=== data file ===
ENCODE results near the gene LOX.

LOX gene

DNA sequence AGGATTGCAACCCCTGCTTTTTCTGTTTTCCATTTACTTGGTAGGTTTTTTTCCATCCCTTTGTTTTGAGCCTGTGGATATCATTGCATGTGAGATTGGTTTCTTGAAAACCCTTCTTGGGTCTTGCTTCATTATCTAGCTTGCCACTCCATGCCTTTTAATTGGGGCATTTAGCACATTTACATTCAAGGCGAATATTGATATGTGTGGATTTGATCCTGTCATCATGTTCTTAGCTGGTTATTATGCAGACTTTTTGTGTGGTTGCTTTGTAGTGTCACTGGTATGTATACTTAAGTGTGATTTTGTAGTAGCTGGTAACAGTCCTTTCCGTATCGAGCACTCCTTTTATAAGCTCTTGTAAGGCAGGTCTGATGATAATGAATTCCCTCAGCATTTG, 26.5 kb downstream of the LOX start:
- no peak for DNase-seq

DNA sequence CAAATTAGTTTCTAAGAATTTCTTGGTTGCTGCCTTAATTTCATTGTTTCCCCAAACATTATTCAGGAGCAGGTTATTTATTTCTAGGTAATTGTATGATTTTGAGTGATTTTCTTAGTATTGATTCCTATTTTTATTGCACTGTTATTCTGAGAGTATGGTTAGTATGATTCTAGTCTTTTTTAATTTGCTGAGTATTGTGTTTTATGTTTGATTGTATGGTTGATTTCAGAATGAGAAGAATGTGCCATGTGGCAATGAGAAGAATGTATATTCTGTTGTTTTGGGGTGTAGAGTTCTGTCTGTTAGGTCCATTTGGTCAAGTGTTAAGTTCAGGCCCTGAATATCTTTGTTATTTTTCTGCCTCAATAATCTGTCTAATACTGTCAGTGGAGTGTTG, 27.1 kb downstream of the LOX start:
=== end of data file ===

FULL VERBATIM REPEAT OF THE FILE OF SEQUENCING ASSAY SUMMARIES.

ENCODE results near the gene LOX.

LOX gene

DNA sequence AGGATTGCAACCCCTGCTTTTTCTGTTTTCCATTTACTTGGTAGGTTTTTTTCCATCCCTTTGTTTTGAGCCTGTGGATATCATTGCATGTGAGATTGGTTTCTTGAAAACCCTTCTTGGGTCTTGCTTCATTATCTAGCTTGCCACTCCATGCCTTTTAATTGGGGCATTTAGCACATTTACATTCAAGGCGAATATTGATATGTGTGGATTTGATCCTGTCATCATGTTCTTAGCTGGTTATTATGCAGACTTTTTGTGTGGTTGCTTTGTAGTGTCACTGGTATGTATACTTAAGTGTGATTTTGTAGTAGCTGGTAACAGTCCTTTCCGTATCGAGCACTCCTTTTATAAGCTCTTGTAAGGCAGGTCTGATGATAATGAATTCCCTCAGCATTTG, 26.5 kb downstream of the LOX start:
- no peak for DNase-seq

DNA sequence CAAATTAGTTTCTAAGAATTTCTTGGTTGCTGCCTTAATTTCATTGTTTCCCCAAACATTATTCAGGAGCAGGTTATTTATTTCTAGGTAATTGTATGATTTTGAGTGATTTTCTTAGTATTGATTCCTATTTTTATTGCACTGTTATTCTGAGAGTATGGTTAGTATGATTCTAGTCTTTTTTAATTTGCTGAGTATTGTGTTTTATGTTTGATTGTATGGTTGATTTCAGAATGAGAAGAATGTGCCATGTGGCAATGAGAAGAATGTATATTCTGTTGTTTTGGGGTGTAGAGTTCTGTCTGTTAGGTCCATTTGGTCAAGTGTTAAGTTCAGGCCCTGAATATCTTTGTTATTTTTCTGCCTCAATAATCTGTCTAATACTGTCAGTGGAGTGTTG, 27.1 kb downstream of the LOX start: